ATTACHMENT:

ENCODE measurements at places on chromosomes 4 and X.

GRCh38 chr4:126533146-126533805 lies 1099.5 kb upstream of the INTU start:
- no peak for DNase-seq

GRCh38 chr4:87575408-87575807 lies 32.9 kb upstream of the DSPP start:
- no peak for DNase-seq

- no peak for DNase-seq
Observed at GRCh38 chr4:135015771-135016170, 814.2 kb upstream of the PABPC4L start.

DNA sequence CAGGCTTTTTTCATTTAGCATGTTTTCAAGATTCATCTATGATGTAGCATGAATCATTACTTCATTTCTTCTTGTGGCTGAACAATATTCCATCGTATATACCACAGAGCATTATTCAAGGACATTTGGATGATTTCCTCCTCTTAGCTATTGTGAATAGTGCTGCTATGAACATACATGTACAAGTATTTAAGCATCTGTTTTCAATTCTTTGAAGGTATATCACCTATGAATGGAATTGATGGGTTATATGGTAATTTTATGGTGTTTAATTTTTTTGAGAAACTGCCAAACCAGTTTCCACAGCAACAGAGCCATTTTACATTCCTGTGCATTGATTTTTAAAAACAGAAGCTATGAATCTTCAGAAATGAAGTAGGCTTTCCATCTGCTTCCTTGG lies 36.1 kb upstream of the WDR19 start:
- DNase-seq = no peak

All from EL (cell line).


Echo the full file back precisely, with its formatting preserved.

ENCODE measurements at places on chromosomes 4 and X.

GRCh38 chr4:126533146-126533805 lies 1099.5 kb upstream of the INTU start:
- no peak for DNase-seq

GRCh38 chr4:87575408-87575807 lies 32.9 kb upstream of the DSPP start:
- no peak for DNase-seq

- no peak for DNase-seq
Observed at GRCh38 chr4:135015771-135016170, 814.2 kb upstream of the PABPC4L start.

DNA sequence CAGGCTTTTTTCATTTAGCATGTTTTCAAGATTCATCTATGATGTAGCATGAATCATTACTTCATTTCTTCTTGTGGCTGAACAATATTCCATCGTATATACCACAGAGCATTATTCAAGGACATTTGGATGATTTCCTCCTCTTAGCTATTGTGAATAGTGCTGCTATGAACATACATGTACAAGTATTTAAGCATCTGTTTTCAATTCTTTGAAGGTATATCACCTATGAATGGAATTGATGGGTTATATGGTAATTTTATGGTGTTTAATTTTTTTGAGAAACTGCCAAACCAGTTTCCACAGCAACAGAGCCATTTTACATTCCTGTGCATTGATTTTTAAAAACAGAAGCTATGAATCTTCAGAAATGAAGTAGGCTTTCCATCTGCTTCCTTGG lies 36.1 kb upstream of the WDR19 start:
- DNase-seq = no peak

All from EL (cell line).